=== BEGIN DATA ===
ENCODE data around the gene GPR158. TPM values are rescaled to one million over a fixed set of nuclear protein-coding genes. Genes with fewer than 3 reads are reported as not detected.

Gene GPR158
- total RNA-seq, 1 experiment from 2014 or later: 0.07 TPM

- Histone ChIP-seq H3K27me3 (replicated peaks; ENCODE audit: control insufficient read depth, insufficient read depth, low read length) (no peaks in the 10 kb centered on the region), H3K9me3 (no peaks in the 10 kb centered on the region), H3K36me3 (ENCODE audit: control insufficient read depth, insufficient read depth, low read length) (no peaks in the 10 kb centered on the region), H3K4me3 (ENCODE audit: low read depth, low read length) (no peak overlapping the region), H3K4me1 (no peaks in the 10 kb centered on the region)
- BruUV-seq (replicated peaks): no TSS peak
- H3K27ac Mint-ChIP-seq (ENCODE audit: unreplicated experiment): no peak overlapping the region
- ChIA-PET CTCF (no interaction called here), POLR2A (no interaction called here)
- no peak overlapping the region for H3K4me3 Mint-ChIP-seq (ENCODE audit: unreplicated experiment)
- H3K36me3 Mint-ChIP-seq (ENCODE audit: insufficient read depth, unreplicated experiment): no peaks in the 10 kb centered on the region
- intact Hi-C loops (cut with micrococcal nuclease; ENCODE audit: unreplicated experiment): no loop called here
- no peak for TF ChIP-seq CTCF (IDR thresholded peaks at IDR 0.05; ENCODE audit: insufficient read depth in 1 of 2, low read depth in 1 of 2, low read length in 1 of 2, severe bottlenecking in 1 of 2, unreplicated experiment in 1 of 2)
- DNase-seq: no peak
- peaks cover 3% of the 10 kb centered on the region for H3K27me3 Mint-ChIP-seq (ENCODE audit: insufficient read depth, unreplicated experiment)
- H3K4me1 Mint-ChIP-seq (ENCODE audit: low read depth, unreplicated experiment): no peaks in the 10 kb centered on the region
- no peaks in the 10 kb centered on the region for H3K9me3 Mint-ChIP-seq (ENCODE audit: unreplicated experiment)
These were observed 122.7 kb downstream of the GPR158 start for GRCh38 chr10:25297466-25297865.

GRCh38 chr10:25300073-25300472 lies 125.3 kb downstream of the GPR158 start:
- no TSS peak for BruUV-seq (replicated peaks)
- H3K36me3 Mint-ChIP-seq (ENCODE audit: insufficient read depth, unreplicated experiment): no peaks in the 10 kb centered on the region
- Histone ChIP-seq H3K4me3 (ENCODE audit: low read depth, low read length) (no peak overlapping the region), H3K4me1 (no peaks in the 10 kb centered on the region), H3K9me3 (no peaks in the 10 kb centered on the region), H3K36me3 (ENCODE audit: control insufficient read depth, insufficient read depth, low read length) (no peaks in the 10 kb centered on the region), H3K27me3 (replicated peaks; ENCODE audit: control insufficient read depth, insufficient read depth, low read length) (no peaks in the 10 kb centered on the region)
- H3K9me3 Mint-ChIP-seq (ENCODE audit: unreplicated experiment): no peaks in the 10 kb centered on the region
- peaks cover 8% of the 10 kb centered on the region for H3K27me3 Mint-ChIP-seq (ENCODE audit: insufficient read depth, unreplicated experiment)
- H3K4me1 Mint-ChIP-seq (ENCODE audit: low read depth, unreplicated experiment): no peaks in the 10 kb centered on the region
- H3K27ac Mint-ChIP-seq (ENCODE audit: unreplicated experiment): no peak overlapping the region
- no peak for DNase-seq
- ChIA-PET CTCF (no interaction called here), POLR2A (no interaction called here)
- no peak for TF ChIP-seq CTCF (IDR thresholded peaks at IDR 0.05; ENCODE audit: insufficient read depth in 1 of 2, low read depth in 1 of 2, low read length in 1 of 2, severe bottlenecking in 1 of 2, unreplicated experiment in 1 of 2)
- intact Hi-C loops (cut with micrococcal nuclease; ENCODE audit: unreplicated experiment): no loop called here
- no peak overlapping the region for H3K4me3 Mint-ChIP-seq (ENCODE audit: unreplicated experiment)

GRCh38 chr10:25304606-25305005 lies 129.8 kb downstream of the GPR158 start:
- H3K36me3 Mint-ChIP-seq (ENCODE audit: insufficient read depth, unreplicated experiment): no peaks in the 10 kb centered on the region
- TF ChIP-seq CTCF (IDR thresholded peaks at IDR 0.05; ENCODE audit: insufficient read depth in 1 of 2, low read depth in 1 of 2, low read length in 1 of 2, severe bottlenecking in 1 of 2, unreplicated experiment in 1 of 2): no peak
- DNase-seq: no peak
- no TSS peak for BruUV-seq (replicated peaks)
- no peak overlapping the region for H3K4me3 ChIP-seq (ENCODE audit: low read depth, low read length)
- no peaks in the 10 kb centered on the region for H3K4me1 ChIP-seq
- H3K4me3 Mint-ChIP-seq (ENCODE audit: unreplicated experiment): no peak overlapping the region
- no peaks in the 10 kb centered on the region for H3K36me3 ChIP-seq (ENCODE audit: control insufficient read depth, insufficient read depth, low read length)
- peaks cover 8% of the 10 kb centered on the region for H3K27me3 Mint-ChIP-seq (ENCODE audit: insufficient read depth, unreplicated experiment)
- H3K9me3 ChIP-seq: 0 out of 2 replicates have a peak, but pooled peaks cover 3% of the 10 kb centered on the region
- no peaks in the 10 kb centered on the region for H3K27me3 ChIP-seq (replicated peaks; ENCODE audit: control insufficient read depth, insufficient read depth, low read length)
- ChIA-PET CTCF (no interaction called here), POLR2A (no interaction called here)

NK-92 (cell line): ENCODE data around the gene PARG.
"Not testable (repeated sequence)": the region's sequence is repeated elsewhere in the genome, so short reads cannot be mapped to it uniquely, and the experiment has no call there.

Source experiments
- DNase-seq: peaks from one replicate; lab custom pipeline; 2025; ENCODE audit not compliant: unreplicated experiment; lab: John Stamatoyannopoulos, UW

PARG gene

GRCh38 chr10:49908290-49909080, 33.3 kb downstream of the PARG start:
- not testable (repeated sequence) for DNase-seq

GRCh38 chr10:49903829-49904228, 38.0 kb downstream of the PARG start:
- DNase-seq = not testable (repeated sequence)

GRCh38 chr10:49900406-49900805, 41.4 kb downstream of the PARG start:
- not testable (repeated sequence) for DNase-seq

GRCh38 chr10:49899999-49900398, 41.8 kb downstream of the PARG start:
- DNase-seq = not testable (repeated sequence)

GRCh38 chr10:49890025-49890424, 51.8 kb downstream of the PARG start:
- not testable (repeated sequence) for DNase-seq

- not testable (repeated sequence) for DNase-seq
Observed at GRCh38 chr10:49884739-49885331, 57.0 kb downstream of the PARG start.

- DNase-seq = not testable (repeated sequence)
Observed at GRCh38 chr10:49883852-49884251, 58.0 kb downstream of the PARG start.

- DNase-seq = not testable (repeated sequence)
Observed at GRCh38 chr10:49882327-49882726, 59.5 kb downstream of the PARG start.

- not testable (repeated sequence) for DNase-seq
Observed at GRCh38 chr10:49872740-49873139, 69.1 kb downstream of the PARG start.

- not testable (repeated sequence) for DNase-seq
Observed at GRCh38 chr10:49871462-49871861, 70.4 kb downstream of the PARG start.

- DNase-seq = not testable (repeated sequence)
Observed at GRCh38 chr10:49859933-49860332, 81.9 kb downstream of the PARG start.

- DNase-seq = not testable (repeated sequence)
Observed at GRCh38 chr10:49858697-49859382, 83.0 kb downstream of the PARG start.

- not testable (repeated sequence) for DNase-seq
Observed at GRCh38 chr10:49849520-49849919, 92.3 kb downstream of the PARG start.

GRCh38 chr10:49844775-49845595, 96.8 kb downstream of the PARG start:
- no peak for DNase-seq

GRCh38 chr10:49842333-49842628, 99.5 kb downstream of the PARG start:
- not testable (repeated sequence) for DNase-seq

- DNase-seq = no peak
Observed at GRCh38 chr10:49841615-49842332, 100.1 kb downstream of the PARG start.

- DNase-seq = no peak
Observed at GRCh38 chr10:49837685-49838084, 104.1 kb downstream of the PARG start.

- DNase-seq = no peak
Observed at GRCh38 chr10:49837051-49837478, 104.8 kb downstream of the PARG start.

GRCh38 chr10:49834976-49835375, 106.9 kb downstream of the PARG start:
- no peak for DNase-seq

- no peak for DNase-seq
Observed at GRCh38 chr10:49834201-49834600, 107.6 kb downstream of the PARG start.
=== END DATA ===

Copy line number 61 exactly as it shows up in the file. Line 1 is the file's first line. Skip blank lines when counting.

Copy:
Observed at GRCh38 chr10:49883852-49884251, 58.0 kb downstream of the PARG start.